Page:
Take action for ICWA

The Indian Child Welfare Act (ICWA) is a long-standing federal law protecting the well-being of Native children by upholding family integrity and stability. NICWA and partners are taking action to protect ICWA and end the threat of forced removal of Native children from their families, tribes, and communities. Here’s what you can do to help.

Educate yourself

Devote time to understand the history and contemporary context of ICWA. Here are some helpful resources to get you started.
Joint Statement: Texas federal court decision
NICWA Summary: Texas federal court decision
Legal Summary: Texas federal court decision

Keep up-to-date

News in Indian child welfare moves quickly, and we need all advocates for Native children and families on the same page. Consider taking the online ICWA course or participating in a training institute.  Sign up for NICWA e-news. Follow us on Twitter and Facebook. Join the national network of ICWA advocates by becoming a NICWA member.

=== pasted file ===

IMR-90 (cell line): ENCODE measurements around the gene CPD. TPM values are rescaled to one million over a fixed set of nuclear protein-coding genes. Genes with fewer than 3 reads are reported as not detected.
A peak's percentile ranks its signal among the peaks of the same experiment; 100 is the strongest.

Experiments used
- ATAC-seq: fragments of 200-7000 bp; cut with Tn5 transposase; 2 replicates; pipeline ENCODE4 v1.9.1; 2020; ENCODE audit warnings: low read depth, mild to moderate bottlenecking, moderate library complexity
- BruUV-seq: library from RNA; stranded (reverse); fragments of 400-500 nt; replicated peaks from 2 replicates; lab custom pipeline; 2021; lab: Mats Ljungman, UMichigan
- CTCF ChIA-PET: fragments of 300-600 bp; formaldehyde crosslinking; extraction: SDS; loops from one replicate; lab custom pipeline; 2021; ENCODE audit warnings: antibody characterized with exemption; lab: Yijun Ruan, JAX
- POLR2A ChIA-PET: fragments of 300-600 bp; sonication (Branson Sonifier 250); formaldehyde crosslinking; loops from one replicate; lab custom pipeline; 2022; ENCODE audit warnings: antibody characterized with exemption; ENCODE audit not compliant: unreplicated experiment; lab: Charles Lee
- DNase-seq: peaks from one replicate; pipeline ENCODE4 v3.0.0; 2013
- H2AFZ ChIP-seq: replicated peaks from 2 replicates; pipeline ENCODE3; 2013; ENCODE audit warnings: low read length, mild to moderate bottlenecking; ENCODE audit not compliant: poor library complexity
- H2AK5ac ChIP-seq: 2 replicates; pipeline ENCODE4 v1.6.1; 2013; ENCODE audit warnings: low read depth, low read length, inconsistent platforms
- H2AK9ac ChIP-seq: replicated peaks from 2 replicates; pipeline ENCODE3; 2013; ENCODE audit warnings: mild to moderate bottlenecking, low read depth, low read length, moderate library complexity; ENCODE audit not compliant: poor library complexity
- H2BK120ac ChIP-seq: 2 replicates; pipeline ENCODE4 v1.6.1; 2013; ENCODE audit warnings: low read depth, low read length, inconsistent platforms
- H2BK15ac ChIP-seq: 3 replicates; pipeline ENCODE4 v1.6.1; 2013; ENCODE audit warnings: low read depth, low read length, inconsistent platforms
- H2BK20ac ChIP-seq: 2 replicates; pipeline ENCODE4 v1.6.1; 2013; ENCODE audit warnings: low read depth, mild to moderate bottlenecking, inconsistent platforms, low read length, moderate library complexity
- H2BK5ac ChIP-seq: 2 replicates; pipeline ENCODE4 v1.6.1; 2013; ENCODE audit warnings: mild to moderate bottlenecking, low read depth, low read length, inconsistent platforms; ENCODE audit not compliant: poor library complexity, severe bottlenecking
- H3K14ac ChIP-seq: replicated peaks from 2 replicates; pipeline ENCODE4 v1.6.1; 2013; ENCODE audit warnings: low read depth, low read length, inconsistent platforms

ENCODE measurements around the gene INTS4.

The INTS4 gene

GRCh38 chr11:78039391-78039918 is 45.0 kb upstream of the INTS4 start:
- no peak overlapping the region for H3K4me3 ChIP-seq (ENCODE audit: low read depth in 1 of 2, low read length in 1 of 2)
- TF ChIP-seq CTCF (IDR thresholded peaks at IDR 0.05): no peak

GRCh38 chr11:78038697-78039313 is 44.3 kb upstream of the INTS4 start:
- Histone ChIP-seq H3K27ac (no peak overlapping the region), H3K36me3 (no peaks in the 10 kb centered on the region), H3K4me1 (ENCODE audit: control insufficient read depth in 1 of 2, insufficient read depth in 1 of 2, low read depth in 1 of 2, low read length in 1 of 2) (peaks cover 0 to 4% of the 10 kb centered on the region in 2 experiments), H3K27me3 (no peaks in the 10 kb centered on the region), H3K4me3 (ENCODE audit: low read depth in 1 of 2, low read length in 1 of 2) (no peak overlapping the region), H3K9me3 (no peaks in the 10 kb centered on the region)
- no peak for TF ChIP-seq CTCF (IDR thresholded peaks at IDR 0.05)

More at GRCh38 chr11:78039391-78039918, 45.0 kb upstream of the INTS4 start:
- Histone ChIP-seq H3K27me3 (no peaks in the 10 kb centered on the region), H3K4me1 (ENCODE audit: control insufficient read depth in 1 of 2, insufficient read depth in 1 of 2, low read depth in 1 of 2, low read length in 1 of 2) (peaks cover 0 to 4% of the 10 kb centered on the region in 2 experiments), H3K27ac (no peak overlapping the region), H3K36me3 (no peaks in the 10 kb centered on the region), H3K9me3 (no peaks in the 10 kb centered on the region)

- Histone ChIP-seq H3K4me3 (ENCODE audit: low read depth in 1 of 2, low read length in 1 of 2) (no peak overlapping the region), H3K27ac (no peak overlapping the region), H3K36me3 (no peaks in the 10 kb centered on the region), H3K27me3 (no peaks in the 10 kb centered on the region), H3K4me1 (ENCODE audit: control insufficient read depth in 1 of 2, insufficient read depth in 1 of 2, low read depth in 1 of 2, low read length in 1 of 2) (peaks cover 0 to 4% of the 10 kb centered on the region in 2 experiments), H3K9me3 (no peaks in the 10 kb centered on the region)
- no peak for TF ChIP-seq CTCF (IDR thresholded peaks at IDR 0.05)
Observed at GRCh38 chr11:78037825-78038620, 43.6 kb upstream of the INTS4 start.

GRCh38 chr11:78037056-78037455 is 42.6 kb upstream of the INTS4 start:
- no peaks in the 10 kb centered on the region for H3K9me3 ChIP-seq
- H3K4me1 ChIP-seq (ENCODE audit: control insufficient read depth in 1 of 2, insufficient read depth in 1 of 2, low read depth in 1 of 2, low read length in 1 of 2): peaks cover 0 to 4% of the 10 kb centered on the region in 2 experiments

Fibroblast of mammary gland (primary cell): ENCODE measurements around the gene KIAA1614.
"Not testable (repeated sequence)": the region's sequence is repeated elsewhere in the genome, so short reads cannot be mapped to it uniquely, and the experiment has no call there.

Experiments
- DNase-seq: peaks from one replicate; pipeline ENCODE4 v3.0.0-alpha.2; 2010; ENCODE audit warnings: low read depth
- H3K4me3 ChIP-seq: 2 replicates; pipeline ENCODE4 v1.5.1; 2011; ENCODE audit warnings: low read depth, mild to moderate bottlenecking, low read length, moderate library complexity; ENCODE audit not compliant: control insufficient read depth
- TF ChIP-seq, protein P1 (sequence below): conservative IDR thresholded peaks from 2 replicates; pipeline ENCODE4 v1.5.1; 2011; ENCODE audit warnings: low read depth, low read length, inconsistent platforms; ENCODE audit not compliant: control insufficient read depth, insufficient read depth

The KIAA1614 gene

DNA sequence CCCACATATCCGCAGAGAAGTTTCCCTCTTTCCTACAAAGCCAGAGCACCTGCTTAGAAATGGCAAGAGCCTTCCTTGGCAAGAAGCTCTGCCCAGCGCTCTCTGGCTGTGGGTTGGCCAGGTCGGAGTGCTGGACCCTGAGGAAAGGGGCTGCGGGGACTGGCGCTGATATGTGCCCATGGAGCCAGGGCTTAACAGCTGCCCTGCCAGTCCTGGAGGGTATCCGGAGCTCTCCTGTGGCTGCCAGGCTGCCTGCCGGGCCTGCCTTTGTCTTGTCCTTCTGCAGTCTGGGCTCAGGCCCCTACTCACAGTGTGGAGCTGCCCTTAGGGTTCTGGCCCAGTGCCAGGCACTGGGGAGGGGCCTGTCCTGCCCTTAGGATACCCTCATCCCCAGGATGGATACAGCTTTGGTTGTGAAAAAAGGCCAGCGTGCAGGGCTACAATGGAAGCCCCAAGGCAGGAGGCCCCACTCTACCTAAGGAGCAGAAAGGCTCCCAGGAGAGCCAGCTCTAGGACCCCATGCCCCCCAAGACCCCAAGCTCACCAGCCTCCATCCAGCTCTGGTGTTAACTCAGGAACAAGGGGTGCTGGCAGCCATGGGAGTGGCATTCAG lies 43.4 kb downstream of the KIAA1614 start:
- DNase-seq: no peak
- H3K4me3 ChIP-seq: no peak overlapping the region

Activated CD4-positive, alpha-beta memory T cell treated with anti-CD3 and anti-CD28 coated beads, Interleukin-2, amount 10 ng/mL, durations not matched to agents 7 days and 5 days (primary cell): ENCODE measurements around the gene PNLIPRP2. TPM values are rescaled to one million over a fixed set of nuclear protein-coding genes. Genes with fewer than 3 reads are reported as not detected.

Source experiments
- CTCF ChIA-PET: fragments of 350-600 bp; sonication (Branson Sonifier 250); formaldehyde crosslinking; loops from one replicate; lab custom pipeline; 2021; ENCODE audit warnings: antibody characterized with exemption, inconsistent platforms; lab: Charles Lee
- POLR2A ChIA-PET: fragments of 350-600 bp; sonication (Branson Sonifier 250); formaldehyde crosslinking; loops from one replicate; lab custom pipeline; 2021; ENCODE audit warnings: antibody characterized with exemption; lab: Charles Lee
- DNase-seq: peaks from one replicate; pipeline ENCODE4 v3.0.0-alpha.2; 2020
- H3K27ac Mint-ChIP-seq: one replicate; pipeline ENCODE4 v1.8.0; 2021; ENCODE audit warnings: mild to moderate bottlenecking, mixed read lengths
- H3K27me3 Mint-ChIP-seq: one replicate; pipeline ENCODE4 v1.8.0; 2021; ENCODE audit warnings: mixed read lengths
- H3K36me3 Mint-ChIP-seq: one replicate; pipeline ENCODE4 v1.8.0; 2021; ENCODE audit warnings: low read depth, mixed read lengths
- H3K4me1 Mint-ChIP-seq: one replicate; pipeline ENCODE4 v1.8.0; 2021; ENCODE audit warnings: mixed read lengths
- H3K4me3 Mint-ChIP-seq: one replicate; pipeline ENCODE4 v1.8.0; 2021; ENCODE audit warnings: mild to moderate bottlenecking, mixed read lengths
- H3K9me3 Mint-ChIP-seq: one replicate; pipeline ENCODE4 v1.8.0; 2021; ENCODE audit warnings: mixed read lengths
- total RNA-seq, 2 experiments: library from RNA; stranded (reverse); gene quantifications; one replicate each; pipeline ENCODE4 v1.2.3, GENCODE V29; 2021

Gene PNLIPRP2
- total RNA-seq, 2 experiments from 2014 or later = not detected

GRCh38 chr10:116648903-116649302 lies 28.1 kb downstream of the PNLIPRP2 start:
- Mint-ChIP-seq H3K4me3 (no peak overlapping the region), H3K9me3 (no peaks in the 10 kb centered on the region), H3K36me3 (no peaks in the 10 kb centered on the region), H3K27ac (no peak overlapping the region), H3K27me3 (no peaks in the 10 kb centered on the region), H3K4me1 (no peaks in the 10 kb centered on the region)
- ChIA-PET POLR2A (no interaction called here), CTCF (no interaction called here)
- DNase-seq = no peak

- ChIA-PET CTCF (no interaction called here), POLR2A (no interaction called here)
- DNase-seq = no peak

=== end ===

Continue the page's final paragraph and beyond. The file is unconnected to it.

Take it to your community

Organize an ICWA panel to educate your local community. Share with your circles why the law was passed, why it’s still needed today, and how it protects Native children and families. Invite tribal and state child welfare workers, tribal leaders, adult adoptees, families with experience with ICWA, teachers, and students as speakers.

Work with the news media

Every week, spend a few minutes looking at ICWA news coverage. Set up alerts to track ICWA media coverage. Where an article doesn’t fairly present the ongoing need for ICWA, contact the reporter and/or submit a letter to the editor to help create a more balanced perspective.

ICWA's 40 Years

Join us to celebrate important protections ICWA has provided for children and families for 40 years! Share the ICWA messaging from the Reclaiming Native Truth project.

Attend our annual conference

NICWA’s annual conference will be held in Denver, Colorado on March 29–April 1, 2020. Join more than 1,500 ICWA advocates to learn more about child welfare and best practices in tribal communities.